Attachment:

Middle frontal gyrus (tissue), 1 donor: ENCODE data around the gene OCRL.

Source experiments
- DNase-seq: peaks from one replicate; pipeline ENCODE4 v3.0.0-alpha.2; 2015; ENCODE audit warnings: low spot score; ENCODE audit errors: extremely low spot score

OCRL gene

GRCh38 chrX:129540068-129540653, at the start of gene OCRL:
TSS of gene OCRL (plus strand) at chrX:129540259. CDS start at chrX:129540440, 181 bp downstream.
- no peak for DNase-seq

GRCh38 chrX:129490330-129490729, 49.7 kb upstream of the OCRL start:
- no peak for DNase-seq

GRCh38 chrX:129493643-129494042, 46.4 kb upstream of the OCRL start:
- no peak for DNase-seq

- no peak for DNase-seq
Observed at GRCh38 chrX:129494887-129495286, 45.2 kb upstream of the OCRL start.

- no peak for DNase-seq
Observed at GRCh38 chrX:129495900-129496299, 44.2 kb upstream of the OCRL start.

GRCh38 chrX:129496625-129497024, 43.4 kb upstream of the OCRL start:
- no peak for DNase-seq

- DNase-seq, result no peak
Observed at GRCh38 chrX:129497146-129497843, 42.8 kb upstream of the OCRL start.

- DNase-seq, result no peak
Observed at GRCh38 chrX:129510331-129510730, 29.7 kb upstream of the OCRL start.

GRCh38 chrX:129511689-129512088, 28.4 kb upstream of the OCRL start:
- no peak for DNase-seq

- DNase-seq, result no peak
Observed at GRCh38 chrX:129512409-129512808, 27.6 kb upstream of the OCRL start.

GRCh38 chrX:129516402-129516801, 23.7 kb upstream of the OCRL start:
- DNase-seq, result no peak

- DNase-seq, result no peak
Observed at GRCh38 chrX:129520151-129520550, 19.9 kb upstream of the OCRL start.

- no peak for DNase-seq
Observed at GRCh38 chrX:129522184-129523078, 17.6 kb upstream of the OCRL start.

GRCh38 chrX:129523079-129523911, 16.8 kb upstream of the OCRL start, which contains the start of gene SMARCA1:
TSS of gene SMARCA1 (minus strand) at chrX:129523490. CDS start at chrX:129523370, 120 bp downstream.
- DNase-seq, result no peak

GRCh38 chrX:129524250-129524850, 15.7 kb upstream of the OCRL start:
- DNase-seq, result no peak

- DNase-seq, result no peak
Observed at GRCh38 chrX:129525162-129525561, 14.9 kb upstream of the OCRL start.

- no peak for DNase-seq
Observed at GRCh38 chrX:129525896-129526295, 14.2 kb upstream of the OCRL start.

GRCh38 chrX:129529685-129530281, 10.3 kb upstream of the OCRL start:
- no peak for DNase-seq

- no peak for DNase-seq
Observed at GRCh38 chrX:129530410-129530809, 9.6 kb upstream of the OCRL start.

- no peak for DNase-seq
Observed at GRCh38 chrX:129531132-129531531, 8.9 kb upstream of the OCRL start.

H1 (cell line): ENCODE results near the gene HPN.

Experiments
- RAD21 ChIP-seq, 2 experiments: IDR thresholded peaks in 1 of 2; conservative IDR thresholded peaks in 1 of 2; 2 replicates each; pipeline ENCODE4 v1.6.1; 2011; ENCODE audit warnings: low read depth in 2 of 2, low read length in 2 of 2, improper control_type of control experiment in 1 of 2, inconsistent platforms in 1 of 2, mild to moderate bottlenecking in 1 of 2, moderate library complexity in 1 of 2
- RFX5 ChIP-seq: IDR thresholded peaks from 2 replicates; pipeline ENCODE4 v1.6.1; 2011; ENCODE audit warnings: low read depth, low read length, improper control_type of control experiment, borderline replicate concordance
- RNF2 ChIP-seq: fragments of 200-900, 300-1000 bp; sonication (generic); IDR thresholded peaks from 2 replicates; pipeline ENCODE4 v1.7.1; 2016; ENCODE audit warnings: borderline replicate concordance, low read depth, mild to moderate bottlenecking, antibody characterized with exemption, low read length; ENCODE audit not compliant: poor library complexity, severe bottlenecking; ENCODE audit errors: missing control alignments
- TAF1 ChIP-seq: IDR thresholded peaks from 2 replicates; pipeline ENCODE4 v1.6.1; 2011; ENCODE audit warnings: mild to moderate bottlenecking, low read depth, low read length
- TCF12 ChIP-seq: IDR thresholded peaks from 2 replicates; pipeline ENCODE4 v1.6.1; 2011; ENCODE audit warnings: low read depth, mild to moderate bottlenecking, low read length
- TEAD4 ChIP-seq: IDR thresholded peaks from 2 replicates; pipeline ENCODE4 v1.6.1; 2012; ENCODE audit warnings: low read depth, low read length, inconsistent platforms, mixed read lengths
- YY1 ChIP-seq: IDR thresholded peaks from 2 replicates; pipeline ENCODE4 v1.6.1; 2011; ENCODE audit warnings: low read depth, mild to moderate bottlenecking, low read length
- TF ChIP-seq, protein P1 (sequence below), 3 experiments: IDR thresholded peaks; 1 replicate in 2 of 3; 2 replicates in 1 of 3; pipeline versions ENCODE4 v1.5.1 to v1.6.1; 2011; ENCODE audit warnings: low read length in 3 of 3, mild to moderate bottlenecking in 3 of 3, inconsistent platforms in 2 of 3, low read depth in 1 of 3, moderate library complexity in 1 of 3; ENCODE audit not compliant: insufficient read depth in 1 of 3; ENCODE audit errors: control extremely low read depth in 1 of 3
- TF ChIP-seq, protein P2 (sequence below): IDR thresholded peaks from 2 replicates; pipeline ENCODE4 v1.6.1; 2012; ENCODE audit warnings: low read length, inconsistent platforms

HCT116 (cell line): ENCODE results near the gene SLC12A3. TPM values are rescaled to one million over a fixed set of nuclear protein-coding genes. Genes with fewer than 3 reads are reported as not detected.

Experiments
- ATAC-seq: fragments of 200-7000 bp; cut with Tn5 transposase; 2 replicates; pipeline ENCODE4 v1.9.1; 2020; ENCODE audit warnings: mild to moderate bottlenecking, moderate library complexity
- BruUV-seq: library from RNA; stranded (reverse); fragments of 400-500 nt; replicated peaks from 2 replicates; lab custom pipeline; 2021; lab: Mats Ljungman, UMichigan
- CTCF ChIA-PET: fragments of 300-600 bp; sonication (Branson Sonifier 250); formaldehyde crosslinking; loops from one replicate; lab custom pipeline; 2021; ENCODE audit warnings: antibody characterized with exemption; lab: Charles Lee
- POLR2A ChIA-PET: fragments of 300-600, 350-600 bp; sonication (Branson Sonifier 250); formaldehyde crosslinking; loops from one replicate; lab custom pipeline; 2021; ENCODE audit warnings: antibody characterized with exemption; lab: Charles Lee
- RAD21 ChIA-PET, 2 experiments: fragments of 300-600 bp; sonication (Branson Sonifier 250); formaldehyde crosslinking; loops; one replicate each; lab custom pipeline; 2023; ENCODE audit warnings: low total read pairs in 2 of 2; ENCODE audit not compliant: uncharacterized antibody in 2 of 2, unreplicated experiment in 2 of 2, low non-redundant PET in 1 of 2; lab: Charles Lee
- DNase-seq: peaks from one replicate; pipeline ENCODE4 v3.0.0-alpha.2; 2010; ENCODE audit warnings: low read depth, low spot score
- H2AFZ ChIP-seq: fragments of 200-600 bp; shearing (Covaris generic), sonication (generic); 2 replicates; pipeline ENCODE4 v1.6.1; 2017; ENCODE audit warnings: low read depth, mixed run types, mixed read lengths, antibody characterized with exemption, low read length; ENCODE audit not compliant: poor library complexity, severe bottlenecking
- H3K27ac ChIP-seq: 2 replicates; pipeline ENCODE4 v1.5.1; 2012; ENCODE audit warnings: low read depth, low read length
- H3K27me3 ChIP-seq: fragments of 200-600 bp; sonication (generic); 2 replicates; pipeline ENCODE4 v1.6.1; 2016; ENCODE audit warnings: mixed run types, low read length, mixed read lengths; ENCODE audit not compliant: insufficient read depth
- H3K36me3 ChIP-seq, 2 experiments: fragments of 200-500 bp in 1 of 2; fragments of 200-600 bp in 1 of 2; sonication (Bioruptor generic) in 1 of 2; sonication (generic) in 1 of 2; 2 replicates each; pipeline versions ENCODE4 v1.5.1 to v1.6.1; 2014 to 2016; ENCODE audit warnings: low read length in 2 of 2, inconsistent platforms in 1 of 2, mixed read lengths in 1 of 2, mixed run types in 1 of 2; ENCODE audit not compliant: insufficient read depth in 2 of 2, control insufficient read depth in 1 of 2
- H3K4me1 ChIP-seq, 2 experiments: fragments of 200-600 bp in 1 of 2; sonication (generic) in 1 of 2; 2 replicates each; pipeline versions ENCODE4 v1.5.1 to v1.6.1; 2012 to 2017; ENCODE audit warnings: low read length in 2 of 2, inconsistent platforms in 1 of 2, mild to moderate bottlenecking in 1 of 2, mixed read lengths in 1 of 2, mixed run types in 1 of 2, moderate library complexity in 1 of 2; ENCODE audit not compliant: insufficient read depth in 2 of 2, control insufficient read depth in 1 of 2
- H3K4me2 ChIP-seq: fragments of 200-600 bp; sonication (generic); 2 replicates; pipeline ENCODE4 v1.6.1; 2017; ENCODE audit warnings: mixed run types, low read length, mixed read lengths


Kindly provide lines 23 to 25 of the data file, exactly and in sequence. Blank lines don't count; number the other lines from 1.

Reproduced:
- no peak for DNase-seq

- DNase-seq, result no peak
Observed at GRCh38 chrX:129512409-129512808, 27.6 kb upstream of the OCRL start.